Godless in the garden


Godless in the garden

Welcome to gardeners, growers of veggies, fruits, flowers, and trees!  


Welcome  backyard hen enthusiasts, worm farmers, beekeepers & composters!

Location: Planet Earth
Members: 179
Latest Activity: 4 hours ago

Welcome to Eden!

If you like to dig in the dirt, plant & prune, grow food & flowers, or sit and watch as someone else does your landscaping, you'll find something here to discuss!

Selected topics, in sort of alphabetical order:
Aging.  Gardening with an older body.
bees.  insectary.  insectsbee gardening. Beneficial insects.  insects drive evolution

Compost.  herecontaminated compost.

Backyard Chickens here. here. here. here.

Edible yard.  here  urban farmfront yards.
Growing Fruits


Fragrance and Scenthere.
Fruit growing.  in a small space, by backyard orchard culture.
Frugal gardening.  labels.

Gardening for future generations.  also permaculture, trees, historic varieties, soil

Hegelkultur here, here, here

Heritage and historic varieties.   heresources

locally grown plants to prevent blight transmission here.

Moon Phase Widget here. Moon phase topic here.

PeppersHot peppers.

Permaculture MollisonFalk  Liu, Joan's IntroTransformation in 90 days, Perm Principles at work. Food forest, Holzer

Potatoes.  here.

Rooftop gardening.  here

Seed starting. starting spring crops.

Scientific Gardening.   The Informed Gardener.  The truth about garden remedies.

Soil and soil building - healthy soil microbes, mycelium, dirt is everything, soil analysissoil pH.


Tomatoes.  Myths and truths

Trees.  Tree tunnels.  Ancient tree planting. Plant commemorative trees

Discussion Forum

My Farm Failures - Revealed Justin Rhodes

Started by Joan Denoo. Last reply by Joan Denoo Aug 15. 2 Replies

An Herb Garden for Chickens

Started by Joan Denoo. Last reply by Daniel W Aug 1. 1 Reply

Permaculture Chickens Justin Rhodes

Started by Joan Denoo. Last reply by Joan Denoo Jul 30. 1 Reply

Using Chickens in a Food Forest

Started by Joan Denoo. Last reply by k.h. ky Jul 17. 15 Replies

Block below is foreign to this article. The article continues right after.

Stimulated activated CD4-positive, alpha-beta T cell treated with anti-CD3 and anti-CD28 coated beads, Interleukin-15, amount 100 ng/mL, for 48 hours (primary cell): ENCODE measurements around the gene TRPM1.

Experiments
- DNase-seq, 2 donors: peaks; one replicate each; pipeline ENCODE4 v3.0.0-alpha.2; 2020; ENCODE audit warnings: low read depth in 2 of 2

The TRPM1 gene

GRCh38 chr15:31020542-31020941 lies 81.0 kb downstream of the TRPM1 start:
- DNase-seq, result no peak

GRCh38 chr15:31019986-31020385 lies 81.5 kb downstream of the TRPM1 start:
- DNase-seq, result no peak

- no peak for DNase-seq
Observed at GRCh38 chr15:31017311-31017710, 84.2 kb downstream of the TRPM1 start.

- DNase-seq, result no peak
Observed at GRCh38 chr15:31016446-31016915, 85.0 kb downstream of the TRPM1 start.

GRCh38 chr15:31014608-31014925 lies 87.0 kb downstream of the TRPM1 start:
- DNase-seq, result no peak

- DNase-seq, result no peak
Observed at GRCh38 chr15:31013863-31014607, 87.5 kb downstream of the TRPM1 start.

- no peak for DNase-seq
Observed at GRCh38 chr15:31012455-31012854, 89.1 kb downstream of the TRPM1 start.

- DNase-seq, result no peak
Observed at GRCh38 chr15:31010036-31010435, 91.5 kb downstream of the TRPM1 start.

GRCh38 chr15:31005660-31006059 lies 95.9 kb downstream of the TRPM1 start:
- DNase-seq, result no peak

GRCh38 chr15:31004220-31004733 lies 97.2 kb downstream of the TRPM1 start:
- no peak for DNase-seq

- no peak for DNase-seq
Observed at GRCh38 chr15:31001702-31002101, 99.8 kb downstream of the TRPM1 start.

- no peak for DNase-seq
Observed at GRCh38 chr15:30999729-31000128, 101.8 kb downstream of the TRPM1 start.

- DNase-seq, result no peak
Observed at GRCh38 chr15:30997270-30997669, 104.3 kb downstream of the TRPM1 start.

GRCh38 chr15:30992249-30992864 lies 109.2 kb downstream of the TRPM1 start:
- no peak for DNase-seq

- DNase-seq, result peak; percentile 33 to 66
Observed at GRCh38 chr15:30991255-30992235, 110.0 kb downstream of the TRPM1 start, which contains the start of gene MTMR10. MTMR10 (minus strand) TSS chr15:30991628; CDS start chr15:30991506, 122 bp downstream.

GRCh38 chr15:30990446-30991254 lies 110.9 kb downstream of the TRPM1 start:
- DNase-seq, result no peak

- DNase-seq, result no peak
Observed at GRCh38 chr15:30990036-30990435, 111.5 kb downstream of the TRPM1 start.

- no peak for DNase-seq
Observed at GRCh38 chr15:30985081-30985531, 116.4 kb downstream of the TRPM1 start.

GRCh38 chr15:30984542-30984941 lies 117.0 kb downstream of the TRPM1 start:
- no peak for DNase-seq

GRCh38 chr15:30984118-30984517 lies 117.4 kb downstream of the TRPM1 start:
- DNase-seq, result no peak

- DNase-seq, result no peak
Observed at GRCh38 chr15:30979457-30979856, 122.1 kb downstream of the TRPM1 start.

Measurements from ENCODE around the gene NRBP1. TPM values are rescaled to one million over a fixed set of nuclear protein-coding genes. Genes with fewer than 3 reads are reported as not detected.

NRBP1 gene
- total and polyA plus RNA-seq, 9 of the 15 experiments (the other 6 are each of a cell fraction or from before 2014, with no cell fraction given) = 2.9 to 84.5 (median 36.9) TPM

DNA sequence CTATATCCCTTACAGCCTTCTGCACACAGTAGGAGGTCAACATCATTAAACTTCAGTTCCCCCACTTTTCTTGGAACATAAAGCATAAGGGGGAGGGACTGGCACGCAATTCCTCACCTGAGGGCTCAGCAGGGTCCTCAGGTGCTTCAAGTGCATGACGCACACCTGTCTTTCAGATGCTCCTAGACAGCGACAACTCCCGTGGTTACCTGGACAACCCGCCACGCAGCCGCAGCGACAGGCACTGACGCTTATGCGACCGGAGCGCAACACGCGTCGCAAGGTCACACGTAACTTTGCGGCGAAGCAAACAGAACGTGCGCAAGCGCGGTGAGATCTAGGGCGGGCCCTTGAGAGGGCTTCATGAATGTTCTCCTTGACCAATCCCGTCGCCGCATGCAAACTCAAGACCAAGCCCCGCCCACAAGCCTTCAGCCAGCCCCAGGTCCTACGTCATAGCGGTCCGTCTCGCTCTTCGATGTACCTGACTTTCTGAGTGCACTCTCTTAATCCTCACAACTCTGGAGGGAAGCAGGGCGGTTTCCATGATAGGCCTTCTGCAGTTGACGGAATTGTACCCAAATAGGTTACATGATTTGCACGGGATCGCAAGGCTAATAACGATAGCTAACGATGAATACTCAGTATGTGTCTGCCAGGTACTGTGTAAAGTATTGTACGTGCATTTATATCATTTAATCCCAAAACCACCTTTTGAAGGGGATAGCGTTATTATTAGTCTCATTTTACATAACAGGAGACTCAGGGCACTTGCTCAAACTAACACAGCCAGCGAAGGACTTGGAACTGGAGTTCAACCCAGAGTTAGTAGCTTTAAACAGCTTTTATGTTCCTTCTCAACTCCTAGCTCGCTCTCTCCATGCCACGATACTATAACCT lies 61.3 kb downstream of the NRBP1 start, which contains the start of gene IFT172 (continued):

Crisis garden annuals

Started by Larry Martin. Last reply by Larry Martin Jul 11. 4 Replies

Comment Wall


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Comment by Idaho Spud on September 2, 2014 at 5:34am

Chris, how warm do you keep your ginger?  I read that they are a tropical plant, and so like warmth, as well as moist air.

Comment by Plinius on September 2, 2014 at 5:16am

My windowsill gingerroot grew fantastic last year, and even almost flowered. I gave it a winter rest, repotted in spring, and waited...............................................................  till August, when suddenly leaves appeared and now it is almost a metre tall. I cannot guess what it will do next.

Comment by Idaho Spud on September 2, 2014 at 4:53am

Thanks Chris.  I won't throw it out as early as I planned.

Comment by Plinius on September 2, 2014 at 1:01am

Sometimes you have to wait a long time before that gingerroot grows. I still don't understand what clock it uses.

Comment by Idaho Spud on September 1, 2014 at 3:51pm

Today, I finished the area I'm going to plant watermelon in next year.  I had previously made berms of soil, sand, compost, and uncomposted organic mater.  

I made them on the south side of the house where the melons will not get any early morning sun, but then will get a double dose in late morning until evening, because of the reflection from the white wall of the house.

Today, I put manure and compost on top of the berms and soaker hoses on top of that.  

Comment by Idaho Spud on September 1, 2014 at 3:38pm

Daniel, training mice can be a challenge.  

Oh, that plumicot looks good, and those spuds are very nice.  

I’ve not tried growing potatoes in this small yard.  If my ginger root doesn’t sprout, I may try potato tubers in that large container.

It's been 2 weeks since I planted the ginger root that I purchased a the grocery store.  I soaked it for a day to try and get rid of the chemical they use to stop it from sprouting.